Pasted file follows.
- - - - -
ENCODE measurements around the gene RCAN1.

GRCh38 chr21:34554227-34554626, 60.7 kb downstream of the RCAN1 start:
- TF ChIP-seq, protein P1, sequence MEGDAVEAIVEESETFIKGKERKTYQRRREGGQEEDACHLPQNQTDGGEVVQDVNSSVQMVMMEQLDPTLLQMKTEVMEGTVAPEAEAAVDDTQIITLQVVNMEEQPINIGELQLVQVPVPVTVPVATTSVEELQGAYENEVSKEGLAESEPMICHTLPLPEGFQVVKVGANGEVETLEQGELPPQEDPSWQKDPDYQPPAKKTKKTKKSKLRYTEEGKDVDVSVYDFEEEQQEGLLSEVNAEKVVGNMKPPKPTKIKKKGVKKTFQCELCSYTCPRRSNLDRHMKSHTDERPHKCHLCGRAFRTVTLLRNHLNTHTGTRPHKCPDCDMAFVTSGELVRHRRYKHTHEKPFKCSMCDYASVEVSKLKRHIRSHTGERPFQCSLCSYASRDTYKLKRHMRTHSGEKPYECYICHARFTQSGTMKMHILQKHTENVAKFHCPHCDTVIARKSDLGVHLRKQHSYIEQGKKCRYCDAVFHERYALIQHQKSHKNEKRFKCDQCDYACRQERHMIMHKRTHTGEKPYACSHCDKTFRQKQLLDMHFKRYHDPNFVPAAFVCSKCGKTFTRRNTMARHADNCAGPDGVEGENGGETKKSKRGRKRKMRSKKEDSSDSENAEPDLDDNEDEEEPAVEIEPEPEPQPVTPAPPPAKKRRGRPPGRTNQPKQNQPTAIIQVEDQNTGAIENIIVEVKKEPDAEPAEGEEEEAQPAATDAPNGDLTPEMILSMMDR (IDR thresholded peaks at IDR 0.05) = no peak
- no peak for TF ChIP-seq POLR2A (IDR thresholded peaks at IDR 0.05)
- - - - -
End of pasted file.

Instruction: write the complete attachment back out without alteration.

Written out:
ENCODE measurements around the gene RCAN1.

GRCh38 chr21:34554227-34554626, 60.7 kb downstream of the RCAN1 start:
- TF ChIP-seq, protein P1, sequence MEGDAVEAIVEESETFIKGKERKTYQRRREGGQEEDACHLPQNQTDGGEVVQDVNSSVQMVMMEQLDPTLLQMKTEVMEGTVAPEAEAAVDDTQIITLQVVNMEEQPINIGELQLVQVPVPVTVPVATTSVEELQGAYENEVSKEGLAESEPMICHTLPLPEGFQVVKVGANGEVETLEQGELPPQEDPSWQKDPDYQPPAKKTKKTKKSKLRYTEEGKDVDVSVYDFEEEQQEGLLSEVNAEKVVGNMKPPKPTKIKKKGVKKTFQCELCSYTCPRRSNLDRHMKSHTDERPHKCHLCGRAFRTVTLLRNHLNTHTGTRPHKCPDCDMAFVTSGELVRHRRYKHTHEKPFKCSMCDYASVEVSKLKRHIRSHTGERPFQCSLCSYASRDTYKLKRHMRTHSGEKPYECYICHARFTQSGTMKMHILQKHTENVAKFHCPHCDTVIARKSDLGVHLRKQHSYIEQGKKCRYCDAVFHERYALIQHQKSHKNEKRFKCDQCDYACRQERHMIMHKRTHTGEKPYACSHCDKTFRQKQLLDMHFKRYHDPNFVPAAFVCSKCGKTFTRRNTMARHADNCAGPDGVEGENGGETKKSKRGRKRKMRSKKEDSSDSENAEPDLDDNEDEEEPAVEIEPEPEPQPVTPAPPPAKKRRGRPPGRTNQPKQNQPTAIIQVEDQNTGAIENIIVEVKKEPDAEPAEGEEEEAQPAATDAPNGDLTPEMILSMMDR (IDR thresholded peaks at IDR 0.05) = no peak
- no peak for TF ChIP-seq POLR2A (IDR thresholded peaks at IDR 0.05)